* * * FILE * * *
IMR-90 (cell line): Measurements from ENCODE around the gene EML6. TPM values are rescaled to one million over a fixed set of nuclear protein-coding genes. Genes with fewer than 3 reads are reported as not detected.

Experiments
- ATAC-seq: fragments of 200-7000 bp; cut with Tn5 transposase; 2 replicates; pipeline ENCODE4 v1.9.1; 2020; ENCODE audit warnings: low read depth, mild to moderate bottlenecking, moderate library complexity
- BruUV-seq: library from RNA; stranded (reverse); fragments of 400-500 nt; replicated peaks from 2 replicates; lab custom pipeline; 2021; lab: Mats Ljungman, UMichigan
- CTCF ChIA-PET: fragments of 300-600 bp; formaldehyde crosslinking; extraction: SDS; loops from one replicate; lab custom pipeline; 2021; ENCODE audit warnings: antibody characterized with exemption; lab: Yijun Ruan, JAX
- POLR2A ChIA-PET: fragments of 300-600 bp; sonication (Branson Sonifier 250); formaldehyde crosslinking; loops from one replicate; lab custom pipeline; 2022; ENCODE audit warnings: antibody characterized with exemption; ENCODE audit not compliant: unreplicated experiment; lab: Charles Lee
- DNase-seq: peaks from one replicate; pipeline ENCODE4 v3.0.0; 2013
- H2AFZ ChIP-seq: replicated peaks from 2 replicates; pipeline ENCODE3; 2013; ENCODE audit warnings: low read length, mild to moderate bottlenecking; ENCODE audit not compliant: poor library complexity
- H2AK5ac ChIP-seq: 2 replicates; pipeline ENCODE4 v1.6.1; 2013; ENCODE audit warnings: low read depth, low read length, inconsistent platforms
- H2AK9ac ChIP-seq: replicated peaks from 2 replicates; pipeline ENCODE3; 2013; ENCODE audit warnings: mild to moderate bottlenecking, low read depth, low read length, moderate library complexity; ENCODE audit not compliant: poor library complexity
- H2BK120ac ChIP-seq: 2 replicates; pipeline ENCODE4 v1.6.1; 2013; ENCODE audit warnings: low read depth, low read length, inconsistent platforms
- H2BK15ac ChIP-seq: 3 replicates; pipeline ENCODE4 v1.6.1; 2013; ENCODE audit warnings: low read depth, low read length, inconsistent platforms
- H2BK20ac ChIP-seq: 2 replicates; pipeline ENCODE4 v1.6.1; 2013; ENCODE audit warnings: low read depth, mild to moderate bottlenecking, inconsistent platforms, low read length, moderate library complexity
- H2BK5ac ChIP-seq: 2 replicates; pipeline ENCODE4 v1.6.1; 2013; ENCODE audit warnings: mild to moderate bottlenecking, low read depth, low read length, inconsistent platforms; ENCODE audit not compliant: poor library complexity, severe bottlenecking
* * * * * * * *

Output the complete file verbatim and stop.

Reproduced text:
IMR-90 (cell line): Measurements from ENCODE around the gene EML6. TPM values are rescaled to one million over a fixed set of nuclear protein-coding genes. Genes with fewer than 3 reads are reported as not detected.

Experiments
- ATAC-seq: fragments of 200-7000 bp; cut with Tn5 transposase; 2 replicates; pipeline ENCODE4 v1.9.1; 2020; ENCODE audit warnings: low read depth, mild to moderate bottlenecking, moderate library complexity
- BruUV-seq: library from RNA; stranded (reverse); fragments of 400-500 nt; replicated peaks from 2 replicates; lab custom pipeline; 2021; lab: Mats Ljungman, UMichigan
- CTCF ChIA-PET: fragments of 300-600 bp; formaldehyde crosslinking; extraction: SDS; loops from one replicate; lab custom pipeline; 2021; ENCODE audit warnings: antibody characterized with exemption; lab: Yijun Ruan, JAX
- POLR2A ChIA-PET: fragments of 300-600 bp; sonication (Branson Sonifier 250); formaldehyde crosslinking; loops from one replicate; lab custom pipeline; 2022; ENCODE audit warnings: antibody characterized with exemption; ENCODE audit not compliant: unreplicated experiment; lab: Charles Lee
- DNase-seq: peaks from one replicate; pipeline ENCODE4 v3.0.0; 2013
- H2AFZ ChIP-seq: replicated peaks from 2 replicates; pipeline ENCODE3; 2013; ENCODE audit warnings: low read length, mild to moderate bottlenecking; ENCODE audit not compliant: poor library complexity
- H2AK5ac ChIP-seq: 2 replicates; pipeline ENCODE4 v1.6.1; 2013; ENCODE audit warnings: low read depth, low read length, inconsistent platforms
- H2AK9ac ChIP-seq: replicated peaks from 2 replicates; pipeline ENCODE3; 2013; ENCODE audit warnings: mild to moderate bottlenecking, low read depth, low read length, moderate library complexity; ENCODE audit not compliant: poor library complexity
- H2BK120ac ChIP-seq: 2 replicates; pipeline ENCODE4 v1.6.1; 2013; ENCODE audit warnings: low read depth, low read length, inconsistent platforms
- H2BK15ac ChIP-seq: 3 replicates; pipeline ENCODE4 v1.6.1; 2013; ENCODE audit warnings: low read depth, low read length, inconsistent platforms
- H2BK20ac ChIP-seq: 2 replicates; pipeline ENCODE4 v1.6.1; 2013; ENCODE audit warnings: low read depth, mild to moderate bottlenecking, inconsistent platforms, low read length, moderate library complexity
- H2BK5ac ChIP-seq: 2 replicates; pipeline ENCODE4 v1.6.1; 2013; ENCODE audit warnings: mild to moderate bottlenecking, low read depth, low read length, inconsistent platforms; ENCODE audit not compliant: poor library complexity, severe bottlenecking